Diary of an Eco-Builder

'Tree House will rise as the sycamore next to it begins its own new year of growth'
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The Independent Online

After our instant winter, the instant spring. Only two weeks ago the streets were covered in snow and our building site was icily inactive, but today Brixton is rammed with crowds more typical of August and the mood of our little eco-building team is significantly warmer.

After our instant winter, the instant spring. Only two weeks ago the streets were covered in snow and our building site was icily inactive, but today Brixton is rammed with crowds more typical of August and the mood of our little eco-building team is significantly warmer.

Steve Archbutt, our site foreman and principal builder, has more reasons to be cheerful than the rise in temperature - notably the arrival on site of the first components of our timber frame. Although he has spent most of the past five months digging holes, shifting dirt and pouring concrete, Steve is first and foremost a carpenter, with a carpenter's delight in the smell of sawdust on a warm spring day. The delayed delivery of our frame has been frustrating, but at least we can now put it up in a kinder and perhaps more appropriate season. Tree House will rise as the towering tree next to it unfurls its buds and begins its own new year of growth.

If "timber frame" makes you think of magnificent oak structures or the crooked charm of Elizabethan wattle and daub houses, think again. Like the majority of modern timber frame houses in Britain, our structural frame will be hidden, disguised by plasterboard on the inside and protective cladding on the outside.

Although wood will be a defining feature of Tree House, the only exposed structural timbers will be the spreading branches of Douglas fir that hold up our solar roof. As the structure can be hidden, anyone can enjoy the ecological benefits of a timber frame regardless of their personal domestic aesthetic.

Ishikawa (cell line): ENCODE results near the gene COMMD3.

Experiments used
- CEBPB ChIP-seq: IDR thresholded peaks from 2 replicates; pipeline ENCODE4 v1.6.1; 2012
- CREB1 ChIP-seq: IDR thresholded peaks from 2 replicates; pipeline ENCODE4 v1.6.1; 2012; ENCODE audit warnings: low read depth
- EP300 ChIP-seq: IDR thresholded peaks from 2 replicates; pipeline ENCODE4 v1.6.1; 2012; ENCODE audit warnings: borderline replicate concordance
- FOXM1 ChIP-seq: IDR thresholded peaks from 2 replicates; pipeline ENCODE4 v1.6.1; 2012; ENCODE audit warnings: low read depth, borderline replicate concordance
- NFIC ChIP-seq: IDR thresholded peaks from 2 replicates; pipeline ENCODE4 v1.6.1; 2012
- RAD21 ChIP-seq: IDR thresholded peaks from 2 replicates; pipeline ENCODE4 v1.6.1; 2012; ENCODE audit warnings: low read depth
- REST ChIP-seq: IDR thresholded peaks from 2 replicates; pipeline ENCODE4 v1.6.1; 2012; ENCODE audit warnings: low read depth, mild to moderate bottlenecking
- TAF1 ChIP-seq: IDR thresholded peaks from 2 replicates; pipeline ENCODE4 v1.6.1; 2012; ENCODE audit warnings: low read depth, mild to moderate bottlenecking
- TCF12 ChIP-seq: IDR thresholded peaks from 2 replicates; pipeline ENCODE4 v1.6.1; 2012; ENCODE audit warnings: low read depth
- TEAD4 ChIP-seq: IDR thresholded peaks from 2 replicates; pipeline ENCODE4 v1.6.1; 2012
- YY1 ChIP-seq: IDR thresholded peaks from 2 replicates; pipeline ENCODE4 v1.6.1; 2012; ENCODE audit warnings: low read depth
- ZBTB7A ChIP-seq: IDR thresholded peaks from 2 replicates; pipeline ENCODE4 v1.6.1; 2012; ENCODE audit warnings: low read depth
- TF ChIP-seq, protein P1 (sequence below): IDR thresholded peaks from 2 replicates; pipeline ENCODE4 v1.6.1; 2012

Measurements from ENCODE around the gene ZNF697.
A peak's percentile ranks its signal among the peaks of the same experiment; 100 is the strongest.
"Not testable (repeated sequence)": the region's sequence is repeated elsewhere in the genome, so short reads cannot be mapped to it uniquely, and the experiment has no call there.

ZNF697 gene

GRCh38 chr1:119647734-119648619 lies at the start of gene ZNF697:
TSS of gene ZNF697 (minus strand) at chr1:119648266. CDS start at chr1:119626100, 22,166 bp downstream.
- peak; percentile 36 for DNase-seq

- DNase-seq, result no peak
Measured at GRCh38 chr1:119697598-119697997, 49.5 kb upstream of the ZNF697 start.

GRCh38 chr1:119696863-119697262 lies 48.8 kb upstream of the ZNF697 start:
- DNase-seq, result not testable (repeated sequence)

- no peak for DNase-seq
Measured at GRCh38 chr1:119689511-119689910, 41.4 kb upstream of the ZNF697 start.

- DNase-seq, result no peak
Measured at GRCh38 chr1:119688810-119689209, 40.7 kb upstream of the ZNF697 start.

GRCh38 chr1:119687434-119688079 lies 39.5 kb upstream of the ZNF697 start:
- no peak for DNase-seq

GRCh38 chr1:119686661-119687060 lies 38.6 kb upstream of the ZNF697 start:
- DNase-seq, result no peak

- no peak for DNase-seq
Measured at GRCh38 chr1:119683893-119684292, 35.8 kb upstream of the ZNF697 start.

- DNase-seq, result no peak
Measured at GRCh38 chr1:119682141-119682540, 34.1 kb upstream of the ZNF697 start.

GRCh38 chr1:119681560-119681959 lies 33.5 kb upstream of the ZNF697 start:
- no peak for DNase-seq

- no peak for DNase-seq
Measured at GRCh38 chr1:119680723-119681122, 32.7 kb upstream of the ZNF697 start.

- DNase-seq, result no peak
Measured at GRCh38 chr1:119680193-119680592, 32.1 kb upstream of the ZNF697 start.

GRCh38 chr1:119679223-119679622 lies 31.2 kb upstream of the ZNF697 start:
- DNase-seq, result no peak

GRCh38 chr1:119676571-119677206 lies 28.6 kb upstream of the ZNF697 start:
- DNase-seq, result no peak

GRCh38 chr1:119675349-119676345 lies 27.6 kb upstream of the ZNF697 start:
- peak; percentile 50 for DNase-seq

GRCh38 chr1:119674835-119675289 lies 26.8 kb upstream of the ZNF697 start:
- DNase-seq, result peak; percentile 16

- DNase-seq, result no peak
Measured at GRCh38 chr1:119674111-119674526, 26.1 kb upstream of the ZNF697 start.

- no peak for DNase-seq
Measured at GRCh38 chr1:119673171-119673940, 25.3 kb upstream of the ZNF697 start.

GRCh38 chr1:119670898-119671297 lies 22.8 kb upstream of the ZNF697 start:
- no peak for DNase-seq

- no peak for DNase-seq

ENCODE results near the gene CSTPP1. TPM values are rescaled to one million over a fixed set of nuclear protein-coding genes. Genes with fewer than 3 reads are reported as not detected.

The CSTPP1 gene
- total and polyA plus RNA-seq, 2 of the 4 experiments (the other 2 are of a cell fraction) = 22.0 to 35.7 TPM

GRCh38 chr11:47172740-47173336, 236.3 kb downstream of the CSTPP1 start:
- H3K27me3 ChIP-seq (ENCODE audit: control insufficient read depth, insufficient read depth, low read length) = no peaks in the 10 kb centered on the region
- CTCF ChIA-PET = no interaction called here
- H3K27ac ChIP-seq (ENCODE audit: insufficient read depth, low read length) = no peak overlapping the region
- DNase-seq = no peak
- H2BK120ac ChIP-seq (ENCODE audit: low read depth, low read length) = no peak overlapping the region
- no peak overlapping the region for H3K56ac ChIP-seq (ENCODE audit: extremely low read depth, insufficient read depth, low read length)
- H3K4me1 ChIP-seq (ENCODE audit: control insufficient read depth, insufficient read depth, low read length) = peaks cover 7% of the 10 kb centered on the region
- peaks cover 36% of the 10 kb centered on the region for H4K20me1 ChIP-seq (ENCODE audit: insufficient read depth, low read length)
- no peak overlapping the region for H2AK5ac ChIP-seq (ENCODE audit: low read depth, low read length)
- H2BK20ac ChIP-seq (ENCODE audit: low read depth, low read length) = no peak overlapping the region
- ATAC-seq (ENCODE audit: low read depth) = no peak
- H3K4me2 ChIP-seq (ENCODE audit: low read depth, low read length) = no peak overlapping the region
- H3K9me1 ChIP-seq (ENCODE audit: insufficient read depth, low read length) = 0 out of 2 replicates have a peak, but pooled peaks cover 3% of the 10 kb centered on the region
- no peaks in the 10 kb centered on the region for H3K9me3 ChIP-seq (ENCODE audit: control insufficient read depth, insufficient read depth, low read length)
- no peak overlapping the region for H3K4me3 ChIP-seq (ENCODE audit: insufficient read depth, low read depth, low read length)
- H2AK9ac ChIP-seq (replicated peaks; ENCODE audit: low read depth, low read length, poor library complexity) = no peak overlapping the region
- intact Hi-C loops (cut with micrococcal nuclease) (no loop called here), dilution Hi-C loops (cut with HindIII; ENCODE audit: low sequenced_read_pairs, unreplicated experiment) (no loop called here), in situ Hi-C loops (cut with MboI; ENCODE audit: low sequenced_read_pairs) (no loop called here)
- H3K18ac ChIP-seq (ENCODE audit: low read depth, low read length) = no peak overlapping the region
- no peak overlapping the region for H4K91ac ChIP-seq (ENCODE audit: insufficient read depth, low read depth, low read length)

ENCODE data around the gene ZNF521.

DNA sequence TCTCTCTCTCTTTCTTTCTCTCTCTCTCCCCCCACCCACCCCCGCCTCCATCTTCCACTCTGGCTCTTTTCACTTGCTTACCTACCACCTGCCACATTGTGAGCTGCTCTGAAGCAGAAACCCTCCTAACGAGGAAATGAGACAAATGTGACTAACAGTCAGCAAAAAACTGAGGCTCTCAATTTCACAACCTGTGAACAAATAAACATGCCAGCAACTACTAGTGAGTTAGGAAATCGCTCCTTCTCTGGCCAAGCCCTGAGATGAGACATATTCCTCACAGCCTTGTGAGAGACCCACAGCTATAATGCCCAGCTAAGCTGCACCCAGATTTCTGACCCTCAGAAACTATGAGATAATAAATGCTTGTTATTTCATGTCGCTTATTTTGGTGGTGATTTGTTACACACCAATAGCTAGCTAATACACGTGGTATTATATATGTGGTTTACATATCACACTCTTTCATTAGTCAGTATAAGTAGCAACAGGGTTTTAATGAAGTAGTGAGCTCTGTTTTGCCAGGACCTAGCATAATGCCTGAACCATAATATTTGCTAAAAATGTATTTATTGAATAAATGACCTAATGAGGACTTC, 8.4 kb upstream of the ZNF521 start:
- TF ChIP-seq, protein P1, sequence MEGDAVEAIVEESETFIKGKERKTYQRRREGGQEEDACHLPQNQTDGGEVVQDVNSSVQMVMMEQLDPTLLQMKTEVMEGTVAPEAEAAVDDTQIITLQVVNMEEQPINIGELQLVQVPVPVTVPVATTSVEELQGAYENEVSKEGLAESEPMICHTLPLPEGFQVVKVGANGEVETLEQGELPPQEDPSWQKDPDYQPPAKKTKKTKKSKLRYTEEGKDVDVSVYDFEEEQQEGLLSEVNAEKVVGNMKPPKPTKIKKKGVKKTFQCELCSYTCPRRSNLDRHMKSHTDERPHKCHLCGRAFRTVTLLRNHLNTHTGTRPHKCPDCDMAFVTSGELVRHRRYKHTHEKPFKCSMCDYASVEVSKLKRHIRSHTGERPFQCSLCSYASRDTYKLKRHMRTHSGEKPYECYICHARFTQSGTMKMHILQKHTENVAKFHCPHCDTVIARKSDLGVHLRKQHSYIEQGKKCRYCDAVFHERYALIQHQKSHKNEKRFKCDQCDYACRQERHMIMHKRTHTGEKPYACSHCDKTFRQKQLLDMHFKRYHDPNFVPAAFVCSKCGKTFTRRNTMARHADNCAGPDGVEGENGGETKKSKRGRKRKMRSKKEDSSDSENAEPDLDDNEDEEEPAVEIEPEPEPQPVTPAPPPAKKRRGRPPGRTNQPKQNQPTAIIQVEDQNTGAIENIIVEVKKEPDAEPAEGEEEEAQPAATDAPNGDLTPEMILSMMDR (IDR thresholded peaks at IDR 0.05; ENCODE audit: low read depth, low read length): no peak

Timber is, of course, a top-notch renewable material made from carbon dioxide with solar power. Timber structures tend to be flexible and adaptable, so fewer resources are needed to keep them viable over a lifetime of occupant desires (humans have different needs from cows, for example). Finally, timber frame houses are usually very well insulated. In a brick and block house, insulation is stuffed in the cavity between the blocks and the bricks, whereas in a timber frame house almost the entire wall can be made of insulation, as only the posts in the wall bear the structural load. Our posts are engineered "I-beams", with very thin middle sections, enabling us to cram in even more insulation ( www.jji-joists.com).

I'm delighted that Steve is building Tree House as he has an impressive 20-year track record of putting up unusual timber buildings. This includes his own house in Lewisham, south London, one of the celebrated Walter Segal designs. Segal, whom Steve got to know in the early Eighties, developed a modern approach to "post and beam" timber building that is flexible, relatively cheap and ideal for self-builders.

The Walter Segal Self-Build Trust promotes his ideas today and many attractive and award-winning schemes continue to be built using the Segal method ( www.segalselfbuild.co.uk). For information on all forms of timber construction, see Wood for Good ( www.woodforgood.com) and the UK Timber Frame Association ( www.timber-frame.org).

After building so many houses for other people, Steve is itching to build again for his own family. So if you would like to live in a famous eco-friendly corner of genteel Honor Oak, now's your chance: Steve's striking three-bedroom house is on the market through Roy Brooks (020-8299 3021) for only £285,000.

You never know, you could be Steve's very next reason to be cheerful.

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